Back to news

How to encourage a foster child with their reading

Olive Branch Website Images 3

National Read a Book Day takes place in September, and what better time to think about the benefits of reading? From igniting imaginations to encouraging empathy, the positives of reading for children are endless. These benefits may be even more pronounced for foster children, who often lack early experiences of reading with a parent or caregiver.

According to Book Trust, 40% of children were reported by foster carers to have a below average reading level.* There are many positive reasons to encourage foster children to read. Reading can help to establish a bedtime routine, which can be particularly important for foster families, and reading can help disadvantaged children overcome inequalities.**

As foster children are likely to have experienced much instability in their lives, they may not be used to reading books regularly. Therefore, a little extra encouragement may be required.

Here are a few suggestions for encouraging your foster child to read…


Offer a choice of age-appropriate books
Allowing your foster child to choose their book can help make reading more fun, and going to the library together can create a great bonding opportunity. Try offering your foster child a selection of books and let them choose the ones that most pique their interest. This can give your foster child a sense of autonomy, which will make reading more personalised and allow them to explore which genres they most enjoy. Consider your foster child’s age, reading level, and interests when selecting a choice of reading materials. Something too easy could be boring, but something too hard could be too challenging and put them off. The right book should be engaging.


Read aloud together 
Reading together is both a bonding experience and an effective way to enhance your foster child's reading skills. This is highlighted by the fact that 90% of foster carers who read with their child reported it made a positive difference to their relationship.*** You could take it in turns to read pages or chapters aloud and encourage your foster child to participate. This not only improves their listening and comprehension skills, but it also allows for meaningful discussions about the story.

Celebrate reading achievements
Don't forget to acknowledge and celebrate your foster child's reading milestones and accomplishments. Whether it's completing a challenging book, hitting a specific reading goal, or showing improved comprehension, make a big deal out of it. Celebratory moments can boost their confidence and motivation to read more.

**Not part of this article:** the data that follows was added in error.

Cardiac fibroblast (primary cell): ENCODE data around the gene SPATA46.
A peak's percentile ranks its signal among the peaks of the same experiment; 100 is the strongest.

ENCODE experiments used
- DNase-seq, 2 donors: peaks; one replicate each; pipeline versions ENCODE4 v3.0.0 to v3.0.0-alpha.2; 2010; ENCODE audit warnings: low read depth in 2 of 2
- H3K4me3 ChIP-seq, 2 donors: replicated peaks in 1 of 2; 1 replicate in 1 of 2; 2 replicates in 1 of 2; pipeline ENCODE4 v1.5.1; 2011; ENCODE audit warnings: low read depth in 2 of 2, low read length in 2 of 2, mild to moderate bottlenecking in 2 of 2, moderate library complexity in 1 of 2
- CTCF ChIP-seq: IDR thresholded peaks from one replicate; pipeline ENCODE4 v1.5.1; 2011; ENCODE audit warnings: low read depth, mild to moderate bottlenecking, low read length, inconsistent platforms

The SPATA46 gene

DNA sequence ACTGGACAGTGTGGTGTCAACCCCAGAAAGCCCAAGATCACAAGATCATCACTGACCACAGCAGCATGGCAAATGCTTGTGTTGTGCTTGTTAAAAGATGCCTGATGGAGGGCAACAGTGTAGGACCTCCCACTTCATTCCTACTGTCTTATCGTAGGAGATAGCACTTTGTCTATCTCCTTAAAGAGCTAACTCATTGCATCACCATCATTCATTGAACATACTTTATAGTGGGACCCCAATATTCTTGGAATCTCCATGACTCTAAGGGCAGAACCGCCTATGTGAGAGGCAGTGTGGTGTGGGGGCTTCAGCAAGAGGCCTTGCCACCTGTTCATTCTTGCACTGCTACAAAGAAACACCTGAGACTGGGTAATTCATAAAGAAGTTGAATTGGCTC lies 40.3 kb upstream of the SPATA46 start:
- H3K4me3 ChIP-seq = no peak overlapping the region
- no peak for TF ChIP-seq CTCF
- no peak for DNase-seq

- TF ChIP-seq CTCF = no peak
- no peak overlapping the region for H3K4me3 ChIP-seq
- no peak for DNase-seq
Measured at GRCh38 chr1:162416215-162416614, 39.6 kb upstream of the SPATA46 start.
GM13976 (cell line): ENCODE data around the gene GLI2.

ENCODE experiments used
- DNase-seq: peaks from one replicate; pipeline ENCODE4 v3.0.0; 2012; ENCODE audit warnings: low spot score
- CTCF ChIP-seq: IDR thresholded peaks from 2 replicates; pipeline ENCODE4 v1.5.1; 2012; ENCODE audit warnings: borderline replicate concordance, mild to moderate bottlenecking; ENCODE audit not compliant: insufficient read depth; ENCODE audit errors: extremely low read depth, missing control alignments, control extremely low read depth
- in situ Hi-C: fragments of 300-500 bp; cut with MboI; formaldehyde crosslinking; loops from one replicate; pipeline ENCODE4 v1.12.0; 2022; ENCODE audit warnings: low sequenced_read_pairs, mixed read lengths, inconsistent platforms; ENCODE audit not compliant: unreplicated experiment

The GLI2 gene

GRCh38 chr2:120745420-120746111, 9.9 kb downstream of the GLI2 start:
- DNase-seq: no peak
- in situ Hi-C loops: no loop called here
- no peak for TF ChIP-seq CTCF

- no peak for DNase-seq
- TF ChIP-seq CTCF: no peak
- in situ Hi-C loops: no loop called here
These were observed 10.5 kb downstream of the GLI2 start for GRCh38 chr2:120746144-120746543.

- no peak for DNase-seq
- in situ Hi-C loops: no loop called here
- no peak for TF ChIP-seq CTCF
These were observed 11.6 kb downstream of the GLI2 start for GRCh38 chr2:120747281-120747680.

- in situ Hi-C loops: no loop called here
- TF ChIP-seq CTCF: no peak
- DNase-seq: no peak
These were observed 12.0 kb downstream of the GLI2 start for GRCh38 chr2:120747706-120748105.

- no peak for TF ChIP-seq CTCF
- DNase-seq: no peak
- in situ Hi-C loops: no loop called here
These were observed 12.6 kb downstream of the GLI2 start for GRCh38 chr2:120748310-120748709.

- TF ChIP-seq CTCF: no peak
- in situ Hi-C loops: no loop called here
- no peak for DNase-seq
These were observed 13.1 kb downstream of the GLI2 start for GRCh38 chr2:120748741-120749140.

Build reading into the bedtime routine
Incorporating reading into the bedtime routine can create a calming and comforting environment. Read a bedtime story together, ensuring it is age-appropriate and engaging. This practice not only promotes better sleep but also leaves children with positive associations about reading before drifting off to dreamland.


Be Patient and supportive
Lastly, remember that every child's reading journey is unique. Some may take to reading immediately, while others may need more time and encouragement. Be patient, provide emotional support, and adjust your approach based on their individual needs and interests. The goal is to create a positive reading environment that fosters a lifelong love for books.


Encouraging your foster child to embrace reading can be a transformative experience that builds essential skills. With your support, your foster child can embark on a lifelong journey of learning and imagination through the world of books.

Are you or is someone you know considering fostering? Our friendly team are on hand to answer any questions you may have, as well as support you in starting your fostering journey.

To make a start on your application, call us on 01706 558910 or contact us online and we’ll be in touch. There’s no obligation to go any further, and we’re happy to answer any questions you might have.

Read our previous blogs to discover our foster carer stories.








Fostering insights

Date published

06 September 2023

Ready to talk about fostering?

Get in touch with us today for a friendly chat

Contact Us